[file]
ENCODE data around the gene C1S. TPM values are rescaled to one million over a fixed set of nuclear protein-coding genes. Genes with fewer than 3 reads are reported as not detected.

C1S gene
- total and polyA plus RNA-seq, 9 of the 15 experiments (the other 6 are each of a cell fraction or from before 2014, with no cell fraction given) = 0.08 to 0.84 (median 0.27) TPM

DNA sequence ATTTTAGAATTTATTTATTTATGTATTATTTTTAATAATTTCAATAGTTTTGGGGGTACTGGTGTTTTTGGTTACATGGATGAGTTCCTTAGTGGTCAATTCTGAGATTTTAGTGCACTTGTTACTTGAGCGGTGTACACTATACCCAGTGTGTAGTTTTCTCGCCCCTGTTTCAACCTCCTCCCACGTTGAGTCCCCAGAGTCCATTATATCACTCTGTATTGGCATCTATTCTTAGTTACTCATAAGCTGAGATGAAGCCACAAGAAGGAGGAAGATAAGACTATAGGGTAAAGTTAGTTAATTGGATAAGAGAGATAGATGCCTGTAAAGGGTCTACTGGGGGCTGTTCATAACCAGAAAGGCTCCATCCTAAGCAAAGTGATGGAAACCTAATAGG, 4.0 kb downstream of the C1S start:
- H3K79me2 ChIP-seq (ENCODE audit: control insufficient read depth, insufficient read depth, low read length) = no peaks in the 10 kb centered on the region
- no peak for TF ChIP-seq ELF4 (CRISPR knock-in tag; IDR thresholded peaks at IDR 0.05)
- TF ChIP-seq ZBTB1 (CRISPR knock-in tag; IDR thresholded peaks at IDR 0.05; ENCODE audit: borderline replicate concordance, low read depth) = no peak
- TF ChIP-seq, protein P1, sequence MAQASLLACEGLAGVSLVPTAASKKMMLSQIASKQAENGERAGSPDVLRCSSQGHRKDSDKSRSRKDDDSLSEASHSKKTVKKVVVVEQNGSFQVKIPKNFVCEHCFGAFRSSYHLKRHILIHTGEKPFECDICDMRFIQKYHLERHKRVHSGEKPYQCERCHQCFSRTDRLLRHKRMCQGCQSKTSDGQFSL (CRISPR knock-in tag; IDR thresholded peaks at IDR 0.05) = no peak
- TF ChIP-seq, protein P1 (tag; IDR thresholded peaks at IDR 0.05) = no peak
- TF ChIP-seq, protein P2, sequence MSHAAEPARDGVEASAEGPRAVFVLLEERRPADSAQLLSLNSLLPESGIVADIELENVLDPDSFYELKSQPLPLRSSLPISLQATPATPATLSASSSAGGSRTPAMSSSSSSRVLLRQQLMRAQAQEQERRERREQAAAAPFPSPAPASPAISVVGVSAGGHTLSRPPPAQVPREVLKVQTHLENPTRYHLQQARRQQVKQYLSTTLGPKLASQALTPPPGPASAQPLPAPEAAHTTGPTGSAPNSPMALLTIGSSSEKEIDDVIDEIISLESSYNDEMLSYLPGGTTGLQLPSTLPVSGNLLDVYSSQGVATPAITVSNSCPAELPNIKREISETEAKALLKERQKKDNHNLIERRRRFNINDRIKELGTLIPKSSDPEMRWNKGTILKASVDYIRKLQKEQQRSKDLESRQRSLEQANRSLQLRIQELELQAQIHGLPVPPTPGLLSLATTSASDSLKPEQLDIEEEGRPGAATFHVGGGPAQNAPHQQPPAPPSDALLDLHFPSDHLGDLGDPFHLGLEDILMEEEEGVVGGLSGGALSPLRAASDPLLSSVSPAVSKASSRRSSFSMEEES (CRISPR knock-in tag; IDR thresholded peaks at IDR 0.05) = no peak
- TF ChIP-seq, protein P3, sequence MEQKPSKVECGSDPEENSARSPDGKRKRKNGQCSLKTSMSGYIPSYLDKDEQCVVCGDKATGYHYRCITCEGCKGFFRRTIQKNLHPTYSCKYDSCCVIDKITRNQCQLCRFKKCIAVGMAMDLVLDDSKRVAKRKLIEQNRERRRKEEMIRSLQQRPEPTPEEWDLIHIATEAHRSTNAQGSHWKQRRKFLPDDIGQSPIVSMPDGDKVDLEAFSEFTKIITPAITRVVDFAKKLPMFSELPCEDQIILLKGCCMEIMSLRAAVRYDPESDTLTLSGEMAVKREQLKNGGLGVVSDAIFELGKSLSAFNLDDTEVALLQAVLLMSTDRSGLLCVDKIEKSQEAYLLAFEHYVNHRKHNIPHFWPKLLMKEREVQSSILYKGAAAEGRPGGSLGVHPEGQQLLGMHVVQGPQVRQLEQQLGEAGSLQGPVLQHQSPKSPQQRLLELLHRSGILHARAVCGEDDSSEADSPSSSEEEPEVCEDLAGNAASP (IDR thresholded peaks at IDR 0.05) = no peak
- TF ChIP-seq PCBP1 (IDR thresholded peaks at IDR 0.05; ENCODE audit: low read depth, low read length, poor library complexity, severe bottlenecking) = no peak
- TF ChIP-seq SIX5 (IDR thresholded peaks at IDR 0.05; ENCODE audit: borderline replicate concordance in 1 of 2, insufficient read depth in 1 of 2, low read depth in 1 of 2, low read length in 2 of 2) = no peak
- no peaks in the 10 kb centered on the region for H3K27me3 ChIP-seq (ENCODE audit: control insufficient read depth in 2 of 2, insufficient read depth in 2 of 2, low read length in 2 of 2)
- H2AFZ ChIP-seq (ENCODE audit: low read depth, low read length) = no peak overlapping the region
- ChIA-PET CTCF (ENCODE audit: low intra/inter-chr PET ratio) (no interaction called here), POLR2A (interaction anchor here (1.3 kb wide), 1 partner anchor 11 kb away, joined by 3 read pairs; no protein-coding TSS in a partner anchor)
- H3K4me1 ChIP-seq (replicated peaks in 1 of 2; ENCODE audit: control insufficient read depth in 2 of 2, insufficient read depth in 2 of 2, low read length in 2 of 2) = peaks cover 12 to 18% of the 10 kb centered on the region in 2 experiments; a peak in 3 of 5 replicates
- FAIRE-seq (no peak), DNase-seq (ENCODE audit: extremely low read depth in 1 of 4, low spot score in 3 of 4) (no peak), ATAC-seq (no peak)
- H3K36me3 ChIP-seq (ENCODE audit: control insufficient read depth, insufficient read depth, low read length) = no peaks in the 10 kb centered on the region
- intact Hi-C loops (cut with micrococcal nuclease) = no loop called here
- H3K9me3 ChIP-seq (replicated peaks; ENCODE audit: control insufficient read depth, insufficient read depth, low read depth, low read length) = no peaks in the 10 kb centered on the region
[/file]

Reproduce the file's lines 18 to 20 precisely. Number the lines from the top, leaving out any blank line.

- FAIRE-seq (no peak), DNase-seq (ENCODE audit: extremely low read depth in 1 of 4, low spot score in 3 of 4) (no peak), ATAC-seq (no peak)
- H3K36me3 ChIP-seq (ENCODE audit: control insufficient read depth, insufficient read depth, low read length) = no peaks in the 10 kb centered on the region
- intact Hi-C loops (cut with micrococcal nuclease) = no loop called here